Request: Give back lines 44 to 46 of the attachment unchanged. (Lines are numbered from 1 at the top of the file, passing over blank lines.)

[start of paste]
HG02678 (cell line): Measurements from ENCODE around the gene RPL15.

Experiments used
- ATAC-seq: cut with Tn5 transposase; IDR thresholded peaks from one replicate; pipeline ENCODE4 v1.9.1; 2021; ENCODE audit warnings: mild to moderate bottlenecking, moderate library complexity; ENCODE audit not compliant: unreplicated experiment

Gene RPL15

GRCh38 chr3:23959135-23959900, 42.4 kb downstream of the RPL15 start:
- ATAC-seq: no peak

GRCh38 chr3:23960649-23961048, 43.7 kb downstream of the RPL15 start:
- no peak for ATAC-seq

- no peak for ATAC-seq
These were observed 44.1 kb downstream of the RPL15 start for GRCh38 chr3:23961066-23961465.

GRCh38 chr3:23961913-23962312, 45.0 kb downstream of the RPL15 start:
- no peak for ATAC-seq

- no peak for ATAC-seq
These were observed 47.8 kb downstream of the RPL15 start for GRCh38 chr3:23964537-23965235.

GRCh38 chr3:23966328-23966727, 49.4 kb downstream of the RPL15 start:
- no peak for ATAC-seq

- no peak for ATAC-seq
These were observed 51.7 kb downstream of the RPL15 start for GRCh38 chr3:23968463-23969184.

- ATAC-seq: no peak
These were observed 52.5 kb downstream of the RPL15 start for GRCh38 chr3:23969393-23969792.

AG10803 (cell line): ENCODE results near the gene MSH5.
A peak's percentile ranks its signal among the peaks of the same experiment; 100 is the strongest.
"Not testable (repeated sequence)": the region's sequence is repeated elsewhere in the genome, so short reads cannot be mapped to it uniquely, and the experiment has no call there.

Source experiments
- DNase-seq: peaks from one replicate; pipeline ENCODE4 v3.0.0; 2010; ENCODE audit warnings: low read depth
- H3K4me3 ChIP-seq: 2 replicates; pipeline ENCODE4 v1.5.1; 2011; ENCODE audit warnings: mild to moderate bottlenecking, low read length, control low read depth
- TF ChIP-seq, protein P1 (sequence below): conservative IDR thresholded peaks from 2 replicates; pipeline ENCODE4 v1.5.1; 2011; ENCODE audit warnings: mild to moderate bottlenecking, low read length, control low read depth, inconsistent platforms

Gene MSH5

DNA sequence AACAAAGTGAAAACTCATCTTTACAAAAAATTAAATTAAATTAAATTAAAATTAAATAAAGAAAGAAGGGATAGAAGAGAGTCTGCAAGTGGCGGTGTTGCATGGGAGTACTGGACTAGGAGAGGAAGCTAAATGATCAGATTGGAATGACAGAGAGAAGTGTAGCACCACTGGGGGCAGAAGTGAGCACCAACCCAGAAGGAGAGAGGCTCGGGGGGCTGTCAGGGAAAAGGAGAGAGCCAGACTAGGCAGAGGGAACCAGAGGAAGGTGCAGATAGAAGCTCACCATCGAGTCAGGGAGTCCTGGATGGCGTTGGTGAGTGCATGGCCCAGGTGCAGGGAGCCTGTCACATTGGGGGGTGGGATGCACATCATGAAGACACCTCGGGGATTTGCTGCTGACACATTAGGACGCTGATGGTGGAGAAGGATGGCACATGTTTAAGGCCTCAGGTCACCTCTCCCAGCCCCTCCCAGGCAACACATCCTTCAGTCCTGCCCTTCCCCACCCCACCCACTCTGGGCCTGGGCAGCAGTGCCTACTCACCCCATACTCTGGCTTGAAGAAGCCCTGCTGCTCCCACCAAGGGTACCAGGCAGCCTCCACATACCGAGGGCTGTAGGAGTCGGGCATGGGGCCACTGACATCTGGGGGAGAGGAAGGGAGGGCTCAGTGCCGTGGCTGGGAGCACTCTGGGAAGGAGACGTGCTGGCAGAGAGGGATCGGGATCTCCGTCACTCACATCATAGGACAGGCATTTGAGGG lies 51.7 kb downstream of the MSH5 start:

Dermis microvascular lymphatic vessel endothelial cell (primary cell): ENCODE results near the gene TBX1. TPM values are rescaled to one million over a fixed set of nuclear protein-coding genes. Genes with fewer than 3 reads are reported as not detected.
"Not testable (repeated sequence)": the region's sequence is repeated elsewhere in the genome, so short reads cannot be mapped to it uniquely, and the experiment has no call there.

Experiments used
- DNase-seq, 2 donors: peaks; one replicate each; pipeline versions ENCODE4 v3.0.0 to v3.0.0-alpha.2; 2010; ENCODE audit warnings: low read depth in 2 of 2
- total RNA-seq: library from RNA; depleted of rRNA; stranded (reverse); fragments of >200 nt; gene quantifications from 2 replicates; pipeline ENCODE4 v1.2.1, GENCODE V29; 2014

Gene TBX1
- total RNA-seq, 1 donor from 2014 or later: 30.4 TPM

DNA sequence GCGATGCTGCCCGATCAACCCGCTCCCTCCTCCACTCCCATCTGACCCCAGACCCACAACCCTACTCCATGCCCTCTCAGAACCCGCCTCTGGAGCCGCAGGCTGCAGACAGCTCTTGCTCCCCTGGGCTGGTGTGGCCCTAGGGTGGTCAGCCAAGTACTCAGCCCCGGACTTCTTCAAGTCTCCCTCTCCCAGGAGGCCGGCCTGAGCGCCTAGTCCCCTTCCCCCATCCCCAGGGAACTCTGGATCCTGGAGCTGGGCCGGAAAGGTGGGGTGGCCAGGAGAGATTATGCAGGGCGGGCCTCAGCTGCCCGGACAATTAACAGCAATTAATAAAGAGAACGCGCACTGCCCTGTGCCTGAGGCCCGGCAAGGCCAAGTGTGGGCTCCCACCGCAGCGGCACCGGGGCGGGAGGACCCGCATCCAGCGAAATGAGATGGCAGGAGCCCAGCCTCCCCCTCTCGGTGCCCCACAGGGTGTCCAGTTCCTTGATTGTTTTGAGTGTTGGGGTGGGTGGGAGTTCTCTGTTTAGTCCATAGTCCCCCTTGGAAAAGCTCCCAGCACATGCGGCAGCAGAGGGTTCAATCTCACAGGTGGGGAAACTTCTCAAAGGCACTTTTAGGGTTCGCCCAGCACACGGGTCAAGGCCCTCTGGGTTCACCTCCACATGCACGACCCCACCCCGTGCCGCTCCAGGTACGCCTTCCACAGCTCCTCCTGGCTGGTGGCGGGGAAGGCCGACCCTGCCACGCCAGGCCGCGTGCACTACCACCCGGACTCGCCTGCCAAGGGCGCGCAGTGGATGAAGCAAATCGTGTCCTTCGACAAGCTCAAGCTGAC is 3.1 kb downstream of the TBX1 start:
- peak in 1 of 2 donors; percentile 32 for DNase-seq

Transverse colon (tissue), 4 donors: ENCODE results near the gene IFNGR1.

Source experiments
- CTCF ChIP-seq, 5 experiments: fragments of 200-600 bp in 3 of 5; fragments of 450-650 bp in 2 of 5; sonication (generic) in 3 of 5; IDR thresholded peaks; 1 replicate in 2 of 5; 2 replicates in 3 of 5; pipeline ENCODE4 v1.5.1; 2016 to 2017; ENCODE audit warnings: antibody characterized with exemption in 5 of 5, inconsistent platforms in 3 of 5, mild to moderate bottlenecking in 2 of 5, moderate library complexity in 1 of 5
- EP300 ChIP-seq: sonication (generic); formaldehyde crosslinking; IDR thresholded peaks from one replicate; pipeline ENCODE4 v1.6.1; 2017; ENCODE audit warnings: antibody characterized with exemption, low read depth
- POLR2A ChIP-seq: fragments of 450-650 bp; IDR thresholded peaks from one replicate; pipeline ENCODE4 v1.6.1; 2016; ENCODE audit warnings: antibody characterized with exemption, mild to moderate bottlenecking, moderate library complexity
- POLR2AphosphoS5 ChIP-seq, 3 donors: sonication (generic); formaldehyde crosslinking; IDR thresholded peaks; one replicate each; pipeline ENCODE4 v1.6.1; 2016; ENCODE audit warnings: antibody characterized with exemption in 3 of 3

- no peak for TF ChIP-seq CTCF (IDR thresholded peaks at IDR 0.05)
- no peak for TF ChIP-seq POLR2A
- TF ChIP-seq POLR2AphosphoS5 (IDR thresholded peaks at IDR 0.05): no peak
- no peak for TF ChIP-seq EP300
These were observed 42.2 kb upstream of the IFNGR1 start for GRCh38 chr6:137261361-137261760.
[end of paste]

- POLR2AphosphoS5 ChIP-seq, 3 donors: sonication (generic); formaldehyde crosslinking; IDR thresholded peaks; one replicate each; pipeline ENCODE4 v1.6.1; 2016; ENCODE audit warnings: antibody characterized with exemption in 3 of 3

- no peak for TF ChIP-seq CTCF (IDR thresholded peaks at IDR 0.05)
- no peak for TF ChIP-seq POLR2A